The Siege Of Acragas


Sicily had numerous Greek cities from very early times.  These were colonial settlements that gradually grew into larger urban centers with the passage of years.  But Sicily’s strategic position in the central Mediterranean meant that it was destined to become a battleground for regional powers.  It was a pattern that would repeat itself down through the centuries.

The growing empire of Carthage cast its acquisitive eyes on Sicily around 410 B.C.  It resolved to conquer the Greek cities there and reduce the island to the status of a protectorate.  By 406 B.C., the objective of the Carthaginian army was the city of Acragas.  The Punic army, commanded by Hannibal Mago, approached the city and encamped on the right bank of the river Hypsas, which was south-west of the city.

Hannibal began work on a large causeway towards the city’s walls; his objective was to reduce the city by an extended siege.  But he perished soon after when a plague broke out in the Carthaginian camp, and was replaced by another general, named Himilco.  A relief force sent by other Greek cities had some success against the enemy.  The Acragantine people, unsatisfied with the progress of their generals in relieving the siege, had four of them stoned to death for insufficient aggressiveness in prosecuting the war.  Such ingratitude did little to endear the defense forces of Acragas to the population they were defending.

But the Punic force seemed like it might wither away from disease, neglect, and mutiny.  Himilco had good intelligence, however; he heard that a fleet of Greek relief ships was coming to supply the besieged city.  So he had them intercepted at sea by forty triremes, and impounded all of the supplies.  His forces grew stronger while Acragas grew weaker.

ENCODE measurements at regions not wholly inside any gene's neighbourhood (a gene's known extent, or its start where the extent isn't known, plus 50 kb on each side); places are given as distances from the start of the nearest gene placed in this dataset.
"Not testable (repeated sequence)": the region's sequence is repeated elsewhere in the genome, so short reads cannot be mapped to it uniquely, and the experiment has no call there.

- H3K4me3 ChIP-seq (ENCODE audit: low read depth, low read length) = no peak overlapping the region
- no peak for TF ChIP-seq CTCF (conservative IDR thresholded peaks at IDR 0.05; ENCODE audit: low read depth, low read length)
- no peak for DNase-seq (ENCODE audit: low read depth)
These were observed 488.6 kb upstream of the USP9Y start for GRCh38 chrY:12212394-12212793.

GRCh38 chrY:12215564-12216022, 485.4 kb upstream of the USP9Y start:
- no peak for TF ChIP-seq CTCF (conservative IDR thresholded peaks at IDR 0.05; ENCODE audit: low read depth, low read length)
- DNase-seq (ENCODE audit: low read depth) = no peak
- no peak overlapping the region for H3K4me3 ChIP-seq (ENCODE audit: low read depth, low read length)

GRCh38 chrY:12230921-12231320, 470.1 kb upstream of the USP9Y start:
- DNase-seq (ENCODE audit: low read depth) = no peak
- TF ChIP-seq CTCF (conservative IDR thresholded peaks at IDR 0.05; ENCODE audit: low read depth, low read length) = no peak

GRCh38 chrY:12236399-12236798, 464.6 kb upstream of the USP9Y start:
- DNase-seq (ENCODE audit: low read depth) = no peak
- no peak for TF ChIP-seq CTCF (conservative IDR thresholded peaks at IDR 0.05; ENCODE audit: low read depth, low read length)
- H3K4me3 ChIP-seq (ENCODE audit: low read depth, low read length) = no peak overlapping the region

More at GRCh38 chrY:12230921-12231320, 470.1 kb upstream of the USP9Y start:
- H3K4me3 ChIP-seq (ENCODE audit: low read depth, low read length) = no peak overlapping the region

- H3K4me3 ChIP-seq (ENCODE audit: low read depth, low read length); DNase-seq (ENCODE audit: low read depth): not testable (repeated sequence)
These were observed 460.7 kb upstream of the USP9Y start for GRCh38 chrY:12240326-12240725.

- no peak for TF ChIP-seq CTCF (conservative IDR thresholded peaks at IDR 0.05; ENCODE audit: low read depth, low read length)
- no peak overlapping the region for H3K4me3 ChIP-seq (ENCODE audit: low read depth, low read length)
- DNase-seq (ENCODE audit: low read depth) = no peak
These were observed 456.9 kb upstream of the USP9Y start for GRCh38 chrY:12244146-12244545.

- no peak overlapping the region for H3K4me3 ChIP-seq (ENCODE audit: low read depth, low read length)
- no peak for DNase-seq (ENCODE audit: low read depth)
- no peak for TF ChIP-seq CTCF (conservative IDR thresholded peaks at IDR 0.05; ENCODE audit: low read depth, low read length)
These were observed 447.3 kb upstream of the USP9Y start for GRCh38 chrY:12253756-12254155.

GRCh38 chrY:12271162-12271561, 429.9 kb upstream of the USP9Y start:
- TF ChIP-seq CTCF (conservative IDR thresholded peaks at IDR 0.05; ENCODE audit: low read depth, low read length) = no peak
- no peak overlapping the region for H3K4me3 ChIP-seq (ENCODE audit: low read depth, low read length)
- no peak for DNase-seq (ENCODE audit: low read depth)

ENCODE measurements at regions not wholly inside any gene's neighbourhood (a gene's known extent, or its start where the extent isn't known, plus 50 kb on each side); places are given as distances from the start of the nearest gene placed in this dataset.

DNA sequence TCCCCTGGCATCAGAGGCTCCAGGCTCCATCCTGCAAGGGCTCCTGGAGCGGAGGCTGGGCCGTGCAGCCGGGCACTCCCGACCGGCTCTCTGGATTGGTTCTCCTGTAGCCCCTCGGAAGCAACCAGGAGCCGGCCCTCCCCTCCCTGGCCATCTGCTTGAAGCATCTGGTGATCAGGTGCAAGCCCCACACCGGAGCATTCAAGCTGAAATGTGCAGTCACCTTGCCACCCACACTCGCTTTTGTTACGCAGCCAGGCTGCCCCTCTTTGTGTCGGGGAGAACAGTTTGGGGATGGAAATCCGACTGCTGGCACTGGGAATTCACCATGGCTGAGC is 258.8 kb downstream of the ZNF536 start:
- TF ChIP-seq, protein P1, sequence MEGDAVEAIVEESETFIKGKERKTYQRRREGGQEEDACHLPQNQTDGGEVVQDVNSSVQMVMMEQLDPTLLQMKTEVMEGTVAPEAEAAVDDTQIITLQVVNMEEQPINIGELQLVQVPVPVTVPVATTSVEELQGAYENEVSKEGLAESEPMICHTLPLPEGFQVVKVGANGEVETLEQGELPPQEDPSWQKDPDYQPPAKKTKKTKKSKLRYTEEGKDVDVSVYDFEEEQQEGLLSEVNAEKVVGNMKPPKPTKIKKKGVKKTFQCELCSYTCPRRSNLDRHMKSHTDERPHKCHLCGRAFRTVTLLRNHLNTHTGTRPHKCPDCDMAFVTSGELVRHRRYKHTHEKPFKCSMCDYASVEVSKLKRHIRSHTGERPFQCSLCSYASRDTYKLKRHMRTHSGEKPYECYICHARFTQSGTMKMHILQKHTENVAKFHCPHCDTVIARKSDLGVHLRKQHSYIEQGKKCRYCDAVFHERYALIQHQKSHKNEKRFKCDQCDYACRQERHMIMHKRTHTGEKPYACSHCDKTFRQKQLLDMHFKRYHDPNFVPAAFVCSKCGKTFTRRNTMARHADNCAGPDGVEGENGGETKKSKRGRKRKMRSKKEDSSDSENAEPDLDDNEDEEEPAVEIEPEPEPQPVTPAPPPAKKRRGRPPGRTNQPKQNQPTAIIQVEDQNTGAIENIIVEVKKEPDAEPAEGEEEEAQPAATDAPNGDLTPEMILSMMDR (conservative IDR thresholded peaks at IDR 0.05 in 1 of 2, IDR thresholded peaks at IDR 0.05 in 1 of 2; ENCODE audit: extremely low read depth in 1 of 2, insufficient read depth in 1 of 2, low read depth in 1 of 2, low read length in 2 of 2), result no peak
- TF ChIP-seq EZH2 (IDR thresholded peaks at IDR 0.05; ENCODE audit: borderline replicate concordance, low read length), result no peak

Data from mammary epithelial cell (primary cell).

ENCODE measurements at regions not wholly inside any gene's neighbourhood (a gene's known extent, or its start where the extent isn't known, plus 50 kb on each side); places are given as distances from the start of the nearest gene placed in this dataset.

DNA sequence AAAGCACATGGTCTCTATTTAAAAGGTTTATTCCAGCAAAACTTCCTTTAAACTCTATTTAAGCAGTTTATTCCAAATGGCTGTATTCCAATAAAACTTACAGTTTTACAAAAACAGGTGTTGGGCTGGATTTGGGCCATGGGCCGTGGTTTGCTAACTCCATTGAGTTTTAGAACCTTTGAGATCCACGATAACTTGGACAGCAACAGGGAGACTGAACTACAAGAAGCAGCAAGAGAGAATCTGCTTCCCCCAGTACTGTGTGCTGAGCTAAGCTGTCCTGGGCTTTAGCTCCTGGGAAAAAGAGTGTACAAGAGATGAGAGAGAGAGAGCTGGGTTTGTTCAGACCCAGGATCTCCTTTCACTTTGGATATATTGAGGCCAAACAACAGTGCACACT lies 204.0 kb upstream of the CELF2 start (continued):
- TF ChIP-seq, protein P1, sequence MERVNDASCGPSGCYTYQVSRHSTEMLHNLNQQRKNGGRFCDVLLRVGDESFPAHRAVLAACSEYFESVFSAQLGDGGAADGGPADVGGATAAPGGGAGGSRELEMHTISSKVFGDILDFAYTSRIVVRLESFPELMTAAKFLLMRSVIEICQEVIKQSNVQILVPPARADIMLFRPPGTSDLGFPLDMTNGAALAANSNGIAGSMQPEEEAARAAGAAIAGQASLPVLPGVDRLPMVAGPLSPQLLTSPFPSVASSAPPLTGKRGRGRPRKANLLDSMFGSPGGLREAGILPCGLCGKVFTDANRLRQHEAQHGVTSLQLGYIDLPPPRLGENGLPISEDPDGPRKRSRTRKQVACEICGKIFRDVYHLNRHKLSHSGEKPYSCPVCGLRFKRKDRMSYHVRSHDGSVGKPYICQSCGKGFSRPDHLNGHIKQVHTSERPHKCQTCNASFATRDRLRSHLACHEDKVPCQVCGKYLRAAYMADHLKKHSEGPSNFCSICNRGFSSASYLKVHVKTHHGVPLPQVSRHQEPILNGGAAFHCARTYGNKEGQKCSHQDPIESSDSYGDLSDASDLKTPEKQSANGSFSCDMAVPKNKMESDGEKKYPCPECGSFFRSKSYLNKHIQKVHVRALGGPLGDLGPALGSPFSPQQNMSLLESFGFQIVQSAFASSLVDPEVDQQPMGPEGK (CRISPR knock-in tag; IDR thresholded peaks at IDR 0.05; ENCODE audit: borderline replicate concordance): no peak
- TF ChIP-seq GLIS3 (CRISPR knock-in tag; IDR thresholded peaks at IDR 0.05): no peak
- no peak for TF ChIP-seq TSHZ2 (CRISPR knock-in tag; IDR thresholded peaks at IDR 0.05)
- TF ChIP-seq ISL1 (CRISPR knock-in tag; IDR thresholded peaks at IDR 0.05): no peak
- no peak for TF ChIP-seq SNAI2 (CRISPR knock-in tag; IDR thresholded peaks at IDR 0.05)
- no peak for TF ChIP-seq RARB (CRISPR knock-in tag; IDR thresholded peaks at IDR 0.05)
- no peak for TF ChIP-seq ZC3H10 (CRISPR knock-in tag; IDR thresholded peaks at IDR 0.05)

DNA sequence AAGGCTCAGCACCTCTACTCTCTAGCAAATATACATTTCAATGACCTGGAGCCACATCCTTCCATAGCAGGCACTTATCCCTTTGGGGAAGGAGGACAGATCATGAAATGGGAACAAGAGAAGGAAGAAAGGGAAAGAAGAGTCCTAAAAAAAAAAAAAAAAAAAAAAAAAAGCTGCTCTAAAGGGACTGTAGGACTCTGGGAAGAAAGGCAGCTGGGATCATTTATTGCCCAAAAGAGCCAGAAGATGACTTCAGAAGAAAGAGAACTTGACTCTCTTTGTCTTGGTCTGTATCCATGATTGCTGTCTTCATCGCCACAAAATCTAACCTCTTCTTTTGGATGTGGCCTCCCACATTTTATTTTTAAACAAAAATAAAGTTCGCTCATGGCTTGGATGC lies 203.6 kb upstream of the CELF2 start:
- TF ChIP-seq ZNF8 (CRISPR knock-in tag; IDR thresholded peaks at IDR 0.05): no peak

This was not all.  Acragas had been relying heavily on mercenaries for its defense; and when food ran short, so did the mercenaries’ devotion to their jobs.  Many of them deserted.  There were even rumors that the leader of Acragas’s defense, a man named Dexippus, had been bribed by Himilco (though this seems unlikely).


And so it was that after eight months of siege, the city was left to its own defense:  the mercenaries had deserted, the population was hungry, and the Carthaginians were getting stronger by the day.  Finally, the people of the city made a decision, perhaps one unique in Greek history:  they decided to abandon the city and walk away towards another city named Gela.

Crippled with defeatism and despair, and abandoning all their possessions, they simply walked out of the city walls in the dead of night.  They lacked the moral fiber to fight for their city and their homeland.  It was a truly disgraceful episode.

Himilco and his army entered the city the next day.  They slew or enslaved any remaining citizens, plundered the habitations, and burned a good deal more.  They would now turn their attentions to the city of Gela, the place where the Acragantines had just recently fled.  So their flight did them no good at all; and their running from the fight had caused the fight to run to them.  Their actions had only enabled the Punic forces to advance even faster.

The conquest of Acragas was complete; and it had been made possible by the skill of Himilco, combined with the weak will of his enemies.  The reader may draw his own conclusions from this story with regard to the relative merits of resistance and capitulation.


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